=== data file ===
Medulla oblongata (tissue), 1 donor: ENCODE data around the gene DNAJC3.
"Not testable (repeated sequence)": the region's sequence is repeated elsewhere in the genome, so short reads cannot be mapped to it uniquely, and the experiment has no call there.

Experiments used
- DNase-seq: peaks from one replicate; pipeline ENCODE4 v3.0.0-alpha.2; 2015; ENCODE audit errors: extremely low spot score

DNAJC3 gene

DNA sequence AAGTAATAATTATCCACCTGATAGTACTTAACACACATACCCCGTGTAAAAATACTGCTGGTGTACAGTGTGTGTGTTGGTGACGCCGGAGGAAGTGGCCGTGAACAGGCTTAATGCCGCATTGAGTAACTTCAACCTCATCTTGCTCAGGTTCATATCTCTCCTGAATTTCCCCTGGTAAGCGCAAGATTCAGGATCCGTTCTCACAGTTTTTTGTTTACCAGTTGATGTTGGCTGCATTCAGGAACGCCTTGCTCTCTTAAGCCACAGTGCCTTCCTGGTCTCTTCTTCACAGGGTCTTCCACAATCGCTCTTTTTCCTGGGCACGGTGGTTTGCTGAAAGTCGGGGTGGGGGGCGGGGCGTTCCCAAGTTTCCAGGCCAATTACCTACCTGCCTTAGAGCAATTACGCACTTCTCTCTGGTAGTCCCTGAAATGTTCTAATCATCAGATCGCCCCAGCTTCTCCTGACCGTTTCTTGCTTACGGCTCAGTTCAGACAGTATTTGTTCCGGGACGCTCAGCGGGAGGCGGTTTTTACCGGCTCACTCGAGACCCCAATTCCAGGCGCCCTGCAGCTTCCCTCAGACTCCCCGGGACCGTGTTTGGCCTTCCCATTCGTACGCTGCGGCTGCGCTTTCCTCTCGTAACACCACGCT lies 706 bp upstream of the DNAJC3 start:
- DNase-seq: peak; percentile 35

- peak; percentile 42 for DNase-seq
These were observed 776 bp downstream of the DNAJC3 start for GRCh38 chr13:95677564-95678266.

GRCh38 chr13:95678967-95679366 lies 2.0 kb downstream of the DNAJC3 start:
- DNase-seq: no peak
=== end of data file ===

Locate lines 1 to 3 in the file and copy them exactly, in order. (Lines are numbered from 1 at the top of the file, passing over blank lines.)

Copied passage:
Medulla oblongata (tissue), 1 donor: ENCODE data around the gene DNAJC3.
"Not testable (repeated sequence)": the region's sequence is repeated elsewhere in the genome, so short reads cannot be mapped to it uniquely, and the experiment has no call there.

Experiments used